Saturday, August 06, 2022

Sermon: Unexpected God

        On my vacation last week, Lisa and I visited Philly and we stopped in at my seminary; I got to chat with two wonderful professors and show Lisa around the campus… 

and she was blown away by the artwork all around
—a painting of Christ by Sadao Watanabe, 
an etching of Christ’s head by Albrecht Durer. 
Now, if you don’t know who those artists were—don’t worry, I didn’t either…

         And that was just it… that campus was the center of my life for four years… and I never once noticed these famous images of Jesus Christ… 

I wasn’t alert to them.

         Today, I want you to hear two things:

         Be alert—know thyself and,

Be alert—don’t miss what God is up to.



         The scroll of Isaiah has a starling start to it
—in the midst of the Assyrian siege of the nation, 
Isaiah of Jerusalem begins his Word of the Lord with a discussion about worship
—that there are worship practices that do not honor God. In fact, God rejects worship without ethics.

         He is saying, in effect, “Don’t give me ceremony, instead cease doing evil.”

         He is warning his community
—and all of those who see ourselves as within his tradition
to be alert, be alert so that our worship doesn’t hide our sins.

Modernizing Isaiah for a moment he might write about worship like this:
“Gather to do Good. 
Read God’s Word in order to transform your deeds. 
May the Holy Meal move you to share. 
You are sent out from worship in order to seek out the least, last, and lost.”



         The reason we begin worship with either confession and forgiveness or Thanksgiving for Baptism—is so that we don’t kid ourselves, we don’t pretend like our intentions are always honorable, like we’ve went a week without fault or foible—like our lives aren’t one ongoing return to the font and Jesus’ promise there. 

         One of my favorite morning prayers begins, “forgive me for the sins I have so labored to hide from others that I have hid them from myself.” I love it because it is so true… 
we humans are really good at putting the best construction on our actions, and the worst on those of our neighbors.

         Be alert, Isaiah warns, so that you don’t use worship to hide from your sins and the sins of your society.

         Be alert, as well, Jesus warns, in Luke’s Gospel, that that you don’t let your possessions possess you.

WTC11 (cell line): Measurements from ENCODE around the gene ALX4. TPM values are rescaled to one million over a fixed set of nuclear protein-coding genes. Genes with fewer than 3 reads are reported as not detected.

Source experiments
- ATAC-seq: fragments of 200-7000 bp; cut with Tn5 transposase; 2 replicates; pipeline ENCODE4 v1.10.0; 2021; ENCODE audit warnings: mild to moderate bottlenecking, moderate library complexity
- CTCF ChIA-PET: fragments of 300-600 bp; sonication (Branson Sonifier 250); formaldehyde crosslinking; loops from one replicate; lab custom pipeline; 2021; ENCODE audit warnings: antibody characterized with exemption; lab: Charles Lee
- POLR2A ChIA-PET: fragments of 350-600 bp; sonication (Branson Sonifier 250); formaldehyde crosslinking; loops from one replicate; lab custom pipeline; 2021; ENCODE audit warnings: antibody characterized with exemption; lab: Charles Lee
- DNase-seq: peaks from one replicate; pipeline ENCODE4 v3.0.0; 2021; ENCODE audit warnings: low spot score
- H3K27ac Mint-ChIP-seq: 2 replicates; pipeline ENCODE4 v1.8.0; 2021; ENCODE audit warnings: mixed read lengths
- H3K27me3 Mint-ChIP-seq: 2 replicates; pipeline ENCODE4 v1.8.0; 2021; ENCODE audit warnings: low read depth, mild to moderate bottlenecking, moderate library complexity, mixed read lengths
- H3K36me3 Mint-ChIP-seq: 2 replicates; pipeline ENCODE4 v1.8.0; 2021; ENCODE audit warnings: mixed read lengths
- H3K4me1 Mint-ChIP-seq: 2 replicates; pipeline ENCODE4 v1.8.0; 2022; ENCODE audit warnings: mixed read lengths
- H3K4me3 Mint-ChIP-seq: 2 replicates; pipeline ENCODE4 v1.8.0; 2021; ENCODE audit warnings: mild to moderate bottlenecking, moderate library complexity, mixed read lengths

Don’t let markers of success in this world, wealth and padded purses, persuade you they are your Master, 
or lull you into a false sleep of materialism, and you stop following Jesus!

         Be alert so that you know yourself as you truly are, warts and all…


         Be alert, but, don’t be afraid.

         Ultimately, God calls us to be alert
not to catch and punish others, or ourselves
but so that we can see what God is up to! 
So that God’s forgiveness and salvation and sustenance
—might be real for you
real for us.

         Be alert, because God is an unexpected kind of God
—God is going to show up in ways we’d never anticipate…


         I’ve been reading a biography of the Civil War general Ulysses S Grant… now he and General Sherman, eventually won the Civil War preserving the Union… but only after every other general had had their crack at things
—neither general was an expected kind of war hero, 
neither was the kind of leader anyone in the Union anticipated… 

The powers that be thought West Point Professors, and “Self-Anointed North American Napoleons”, and General McClellen who asked to be referred to simply as “Little Mac,” were what would win the war… 
but it was Sherman, who dealt with mental illness, 
and Grant, who struggled with addiction all his life
—who won the day.

(as a side note the two formed a beautiful friendship, on account of their mutual struggles… Sherman went so far as to write, “Grant supported me when I was crazed, and I supported him when he was drunk.”)


         Just as they were unexpected leaders, 
God is an unexpected kind of God.

         After all, the idea that a god would forgo worship… 
that’s bizarre… 
ethics before devotion… not the most common religious tradition in Isaiah’s day…
that’s why you gotta be alert and watch
watch for the God who shows up, 
not only in bread and wine, water and word, 
but also in the midst of our daily choices, 
our roles and responsibilities, 
when we’re at our best 
and when we’re at our worst. 
Be alert!


         Be alert, because our Lord Jesus will seem strange to us as well… 
just as I missed these beautiful, famous, images of Jesus
for 4 years! 
So too, we can miss Jesus among us. 
After all, the way Jesus describes his arrival among us, frankly, breaks the mold!


Jesus says he’s going to show up as a Shepherd (this is sometimes a way people talk about Kings in the ancient world)… 
a Shepherd… who gives away his kingdom! 

In other words, a Prince, a Shepherd, who pushes away fear, 
whose father—the King—finds pleasure in giving us his Kingdom, 
giving us the riches of the Kingdom of God! Be alert!

A Master, who, finding us awake and aware of his joyful return from the wedding feast
—a Master who then serves the servants… 
this is Maundy Thursday kind of stuff
—Jesus kneeling to wash the Disciple’s feet, even the feet of Judas who would betray him… be alert!

A Thief, who is the Son of Man… 
an exalted figure found in the book of Daniel… 
a Thief, let us confess, who takes what is ours, and gives us what is his… 
who takes our worship
—always ambiguous, even when faithful
—takes that which possesses us and stupefies us, 
so that we do not know the goodness of God… 
takes all of that 
and gives us the stores of the treasury of Heaven
—his inheritance is our heritage
—goodness and justice, 
rescue and defense, 
encouragement and help
—forgiveness, salvation, blessing, 
mercy and love!

Be alert
because God is strange and wondrous

Be alert